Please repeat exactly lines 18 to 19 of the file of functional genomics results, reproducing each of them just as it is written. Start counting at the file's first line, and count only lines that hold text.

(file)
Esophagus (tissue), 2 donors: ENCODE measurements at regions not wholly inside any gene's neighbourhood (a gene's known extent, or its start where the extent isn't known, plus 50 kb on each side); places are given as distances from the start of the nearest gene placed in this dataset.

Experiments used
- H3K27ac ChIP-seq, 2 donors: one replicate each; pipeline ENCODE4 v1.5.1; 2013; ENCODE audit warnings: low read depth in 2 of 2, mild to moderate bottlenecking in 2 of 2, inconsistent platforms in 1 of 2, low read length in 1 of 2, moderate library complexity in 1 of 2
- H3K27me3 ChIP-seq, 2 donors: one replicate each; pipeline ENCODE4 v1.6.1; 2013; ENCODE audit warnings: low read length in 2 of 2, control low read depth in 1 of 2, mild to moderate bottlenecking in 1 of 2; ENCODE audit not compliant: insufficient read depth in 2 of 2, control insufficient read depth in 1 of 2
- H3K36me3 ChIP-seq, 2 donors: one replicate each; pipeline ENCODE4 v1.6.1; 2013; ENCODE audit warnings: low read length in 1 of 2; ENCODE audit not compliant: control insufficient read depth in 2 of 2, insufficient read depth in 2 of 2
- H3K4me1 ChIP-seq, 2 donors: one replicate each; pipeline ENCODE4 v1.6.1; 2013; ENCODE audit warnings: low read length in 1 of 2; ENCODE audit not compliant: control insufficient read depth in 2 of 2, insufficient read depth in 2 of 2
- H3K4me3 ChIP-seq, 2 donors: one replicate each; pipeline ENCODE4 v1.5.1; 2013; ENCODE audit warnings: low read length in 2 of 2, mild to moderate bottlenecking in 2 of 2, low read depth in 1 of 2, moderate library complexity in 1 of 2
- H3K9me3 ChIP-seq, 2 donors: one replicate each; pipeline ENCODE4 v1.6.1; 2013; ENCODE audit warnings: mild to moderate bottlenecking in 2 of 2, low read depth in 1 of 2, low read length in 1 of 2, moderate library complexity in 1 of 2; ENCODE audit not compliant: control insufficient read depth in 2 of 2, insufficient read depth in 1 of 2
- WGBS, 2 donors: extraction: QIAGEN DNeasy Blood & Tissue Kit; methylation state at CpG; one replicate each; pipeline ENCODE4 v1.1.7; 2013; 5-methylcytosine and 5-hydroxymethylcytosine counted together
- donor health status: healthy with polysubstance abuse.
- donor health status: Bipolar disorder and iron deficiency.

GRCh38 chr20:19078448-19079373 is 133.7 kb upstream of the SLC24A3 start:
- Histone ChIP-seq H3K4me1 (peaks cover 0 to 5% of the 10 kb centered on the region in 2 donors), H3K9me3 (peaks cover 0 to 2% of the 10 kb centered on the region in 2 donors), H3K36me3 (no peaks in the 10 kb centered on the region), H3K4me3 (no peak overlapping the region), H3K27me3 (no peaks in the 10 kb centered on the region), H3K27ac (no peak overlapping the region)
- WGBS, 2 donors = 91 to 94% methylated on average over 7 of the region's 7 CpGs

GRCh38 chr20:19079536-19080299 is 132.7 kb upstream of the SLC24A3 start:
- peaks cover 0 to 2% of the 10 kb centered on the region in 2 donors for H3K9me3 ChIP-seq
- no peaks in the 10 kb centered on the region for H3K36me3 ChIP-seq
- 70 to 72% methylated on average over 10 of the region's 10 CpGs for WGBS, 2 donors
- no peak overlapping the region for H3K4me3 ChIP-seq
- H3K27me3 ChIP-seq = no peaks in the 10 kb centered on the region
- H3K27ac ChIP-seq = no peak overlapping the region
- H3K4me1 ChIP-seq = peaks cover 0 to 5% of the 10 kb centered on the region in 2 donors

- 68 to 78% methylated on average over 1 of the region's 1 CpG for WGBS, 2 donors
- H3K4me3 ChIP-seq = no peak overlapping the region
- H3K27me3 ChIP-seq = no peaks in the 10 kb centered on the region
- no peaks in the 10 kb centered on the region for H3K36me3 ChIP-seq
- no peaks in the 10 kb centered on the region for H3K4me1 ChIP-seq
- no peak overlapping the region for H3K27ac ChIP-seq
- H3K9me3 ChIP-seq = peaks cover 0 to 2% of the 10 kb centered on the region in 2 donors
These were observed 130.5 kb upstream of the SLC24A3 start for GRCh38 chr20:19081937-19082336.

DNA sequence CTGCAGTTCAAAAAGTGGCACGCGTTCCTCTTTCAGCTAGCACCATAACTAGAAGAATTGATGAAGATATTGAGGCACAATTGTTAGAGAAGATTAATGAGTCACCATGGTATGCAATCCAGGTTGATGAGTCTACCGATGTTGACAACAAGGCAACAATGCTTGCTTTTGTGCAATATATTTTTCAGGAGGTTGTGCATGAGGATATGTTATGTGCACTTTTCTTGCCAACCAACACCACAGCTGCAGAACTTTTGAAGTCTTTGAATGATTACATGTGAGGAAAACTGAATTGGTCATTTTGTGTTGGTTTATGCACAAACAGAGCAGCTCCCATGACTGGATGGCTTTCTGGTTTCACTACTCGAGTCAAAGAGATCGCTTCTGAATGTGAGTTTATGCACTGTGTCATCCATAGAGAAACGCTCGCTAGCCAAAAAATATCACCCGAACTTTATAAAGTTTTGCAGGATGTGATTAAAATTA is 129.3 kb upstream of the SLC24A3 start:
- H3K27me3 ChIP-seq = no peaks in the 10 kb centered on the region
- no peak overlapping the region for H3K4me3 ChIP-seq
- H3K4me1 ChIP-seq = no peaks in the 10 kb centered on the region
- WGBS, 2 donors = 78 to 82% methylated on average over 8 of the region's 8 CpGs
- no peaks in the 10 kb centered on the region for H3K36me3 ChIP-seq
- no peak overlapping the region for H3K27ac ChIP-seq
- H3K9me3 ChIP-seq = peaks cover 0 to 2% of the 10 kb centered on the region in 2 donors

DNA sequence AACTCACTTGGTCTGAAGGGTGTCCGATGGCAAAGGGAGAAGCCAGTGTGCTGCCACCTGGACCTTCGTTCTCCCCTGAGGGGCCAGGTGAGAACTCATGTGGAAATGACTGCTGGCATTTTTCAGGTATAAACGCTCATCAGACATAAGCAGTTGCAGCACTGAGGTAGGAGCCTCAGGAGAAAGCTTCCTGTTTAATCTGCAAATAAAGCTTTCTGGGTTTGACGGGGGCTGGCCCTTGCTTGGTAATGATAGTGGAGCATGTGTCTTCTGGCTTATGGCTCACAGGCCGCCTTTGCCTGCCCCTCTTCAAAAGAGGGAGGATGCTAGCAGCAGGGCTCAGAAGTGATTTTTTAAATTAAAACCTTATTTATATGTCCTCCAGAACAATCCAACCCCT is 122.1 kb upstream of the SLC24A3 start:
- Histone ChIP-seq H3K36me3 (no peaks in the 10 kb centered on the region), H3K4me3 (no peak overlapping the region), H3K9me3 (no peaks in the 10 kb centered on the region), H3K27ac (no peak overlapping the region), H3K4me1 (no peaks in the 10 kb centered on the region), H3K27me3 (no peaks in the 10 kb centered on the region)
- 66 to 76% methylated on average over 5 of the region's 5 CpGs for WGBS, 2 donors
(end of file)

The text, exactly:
- 70 to 72% methylated on average over 10 of the region's 10 CpGs for WGBS, 2 donors
- no peak overlapping the region for H3K4me3 ChIP-seq